While thirty men were acquitted, the harsh sentences of those found guilty, which included execution and penal transportation, quickly ended the movement. Parliament made “machine breaking” (i.e. industrial sabotage) a capital crime with the Frame Breaking Act of 1812.

So, things to look forward to in the next 30-odd years:

  1. Uprisings against robots and industrialists
  2. Legislation making such attacks illegal
  3. Politicians squabbling over the best way to deal with the issue

A Possible Solution

In antiquity, the abundance of slaves meant that people had free time to work on philosophy or conquest.

A similar solution may be on the horizon. An idea that has been gaining ground is that of a guaranteed minimum income. Essentially, part of the profits from introducing robots to the workplace is used to fund the workers replaced by robots. This may be the best way to solve the problem before it erupts into social anarchy.

Of course, even if this idea is widely employed, it ignores the fact that people take pride in their work. Small farmers who have spent generations toiling the land may hate the idea of robot-employing mage-farms gobbling them up and leaving them with a government stipend. Even though not in danger of dying of hunger, they may well resent the innovations that led them there.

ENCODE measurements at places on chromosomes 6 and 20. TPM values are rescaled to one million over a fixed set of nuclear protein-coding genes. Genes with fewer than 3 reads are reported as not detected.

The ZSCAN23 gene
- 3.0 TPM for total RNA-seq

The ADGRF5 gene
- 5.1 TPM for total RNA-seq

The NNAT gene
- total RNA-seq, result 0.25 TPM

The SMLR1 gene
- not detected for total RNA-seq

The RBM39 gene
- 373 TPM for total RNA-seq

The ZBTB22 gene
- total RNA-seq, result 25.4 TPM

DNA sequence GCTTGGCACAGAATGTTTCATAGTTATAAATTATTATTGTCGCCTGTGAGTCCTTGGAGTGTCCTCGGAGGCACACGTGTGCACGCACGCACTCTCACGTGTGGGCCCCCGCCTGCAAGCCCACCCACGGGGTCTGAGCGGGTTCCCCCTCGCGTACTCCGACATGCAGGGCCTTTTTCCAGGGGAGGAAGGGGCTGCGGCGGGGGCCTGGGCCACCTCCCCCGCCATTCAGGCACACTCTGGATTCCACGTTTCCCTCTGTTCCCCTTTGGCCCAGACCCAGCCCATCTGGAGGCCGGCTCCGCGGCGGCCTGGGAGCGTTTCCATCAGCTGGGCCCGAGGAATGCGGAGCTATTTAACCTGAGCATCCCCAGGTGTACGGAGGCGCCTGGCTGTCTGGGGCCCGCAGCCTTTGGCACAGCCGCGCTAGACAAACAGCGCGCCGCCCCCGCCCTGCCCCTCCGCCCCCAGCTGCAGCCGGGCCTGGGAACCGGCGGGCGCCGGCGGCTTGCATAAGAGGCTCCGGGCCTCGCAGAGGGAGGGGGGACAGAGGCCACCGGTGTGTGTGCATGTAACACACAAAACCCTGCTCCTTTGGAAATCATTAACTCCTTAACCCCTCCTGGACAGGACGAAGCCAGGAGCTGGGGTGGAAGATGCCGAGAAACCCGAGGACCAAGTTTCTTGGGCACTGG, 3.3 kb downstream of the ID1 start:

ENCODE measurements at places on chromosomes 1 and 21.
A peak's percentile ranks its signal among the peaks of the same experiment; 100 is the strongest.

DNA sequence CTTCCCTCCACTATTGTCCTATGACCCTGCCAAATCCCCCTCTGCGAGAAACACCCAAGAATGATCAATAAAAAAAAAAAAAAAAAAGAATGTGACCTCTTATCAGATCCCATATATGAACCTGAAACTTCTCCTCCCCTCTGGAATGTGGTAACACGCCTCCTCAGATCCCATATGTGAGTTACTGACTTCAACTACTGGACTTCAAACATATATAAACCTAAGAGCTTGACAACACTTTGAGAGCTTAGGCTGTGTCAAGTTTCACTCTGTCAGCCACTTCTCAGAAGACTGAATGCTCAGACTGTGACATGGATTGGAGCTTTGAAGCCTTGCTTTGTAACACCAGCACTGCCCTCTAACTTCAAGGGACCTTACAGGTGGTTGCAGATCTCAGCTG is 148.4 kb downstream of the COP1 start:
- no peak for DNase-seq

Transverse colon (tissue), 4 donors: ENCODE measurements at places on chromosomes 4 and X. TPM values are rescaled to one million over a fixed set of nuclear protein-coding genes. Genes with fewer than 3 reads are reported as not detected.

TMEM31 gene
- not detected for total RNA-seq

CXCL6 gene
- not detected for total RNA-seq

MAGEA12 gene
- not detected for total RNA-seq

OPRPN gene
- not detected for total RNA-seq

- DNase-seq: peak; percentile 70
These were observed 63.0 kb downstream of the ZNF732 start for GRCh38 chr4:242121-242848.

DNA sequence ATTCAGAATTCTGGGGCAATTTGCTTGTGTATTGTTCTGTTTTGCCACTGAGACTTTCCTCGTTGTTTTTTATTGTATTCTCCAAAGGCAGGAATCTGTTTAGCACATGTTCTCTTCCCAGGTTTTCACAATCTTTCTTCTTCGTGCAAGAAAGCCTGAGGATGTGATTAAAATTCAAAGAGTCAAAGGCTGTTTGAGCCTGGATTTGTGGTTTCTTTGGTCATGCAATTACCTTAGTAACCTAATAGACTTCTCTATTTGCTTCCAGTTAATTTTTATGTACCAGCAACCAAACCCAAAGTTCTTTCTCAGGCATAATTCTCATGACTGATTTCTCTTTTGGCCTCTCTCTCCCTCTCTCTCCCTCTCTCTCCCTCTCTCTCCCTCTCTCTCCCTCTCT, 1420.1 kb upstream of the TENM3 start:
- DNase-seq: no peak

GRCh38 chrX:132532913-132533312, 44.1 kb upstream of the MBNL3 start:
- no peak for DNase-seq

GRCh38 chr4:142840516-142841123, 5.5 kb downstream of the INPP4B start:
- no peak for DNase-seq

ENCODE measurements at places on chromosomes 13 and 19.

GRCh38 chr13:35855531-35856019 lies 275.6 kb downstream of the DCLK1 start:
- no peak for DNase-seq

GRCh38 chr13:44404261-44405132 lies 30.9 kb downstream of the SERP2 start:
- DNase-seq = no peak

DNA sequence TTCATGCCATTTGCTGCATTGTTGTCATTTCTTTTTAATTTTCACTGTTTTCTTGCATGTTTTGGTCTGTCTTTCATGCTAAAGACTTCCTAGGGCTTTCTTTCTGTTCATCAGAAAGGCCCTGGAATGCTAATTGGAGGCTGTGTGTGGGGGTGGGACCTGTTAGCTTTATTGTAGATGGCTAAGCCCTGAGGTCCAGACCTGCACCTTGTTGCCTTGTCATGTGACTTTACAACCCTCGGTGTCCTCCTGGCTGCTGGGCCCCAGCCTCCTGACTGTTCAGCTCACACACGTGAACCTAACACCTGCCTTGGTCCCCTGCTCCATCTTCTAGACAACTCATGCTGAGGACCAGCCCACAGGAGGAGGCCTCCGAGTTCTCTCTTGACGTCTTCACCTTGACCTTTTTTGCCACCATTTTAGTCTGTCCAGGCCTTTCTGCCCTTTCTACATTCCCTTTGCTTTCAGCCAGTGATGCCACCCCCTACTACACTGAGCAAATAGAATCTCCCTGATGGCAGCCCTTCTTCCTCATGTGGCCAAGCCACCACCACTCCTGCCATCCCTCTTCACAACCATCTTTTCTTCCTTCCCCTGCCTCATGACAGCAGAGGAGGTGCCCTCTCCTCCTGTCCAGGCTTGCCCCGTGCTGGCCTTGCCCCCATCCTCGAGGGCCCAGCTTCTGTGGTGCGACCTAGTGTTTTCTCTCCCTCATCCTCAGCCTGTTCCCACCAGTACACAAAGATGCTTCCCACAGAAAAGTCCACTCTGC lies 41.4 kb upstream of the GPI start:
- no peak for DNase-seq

It remains to be seen whether politicians, now and future, have what it takes to guarantee a peaceful outcome to this challenge. Those on the left will probably try to implement a mix of helpful solutions (like the guaranteed minimum income one) and unhelpful ones (like training farmers as computer programmers). Those on the right will probably prefer draconian measures against anyone threatening social order and stability.

Speaking of politicians, Lord Byron opposed the Frame Breaking Act of 1812, becoming one of the few prominent defenders of the Luddites. Indeed, he passionately denounced what he considered to be the plight of the working class, the government’s inane policies, and ruthless repression in the House of Lords in 1812:

I have been in some of the most oppressed provinces of Turkey; but never, under the most despotic of infidel governments, did I behold such squalid wretchedness as I have seen since my return, in the very heart of a Christian country.

Ironically, Lord Byron’s only legitimate daughter Ada Lovelace would become the first computer programmer by combining the technology of the Analytical Engine with the Jacquard loom.

However, if any of you write near-future science fiction, be sure to avoid adding such an ironic detail to your story: your readers would probably think it too far-fetched!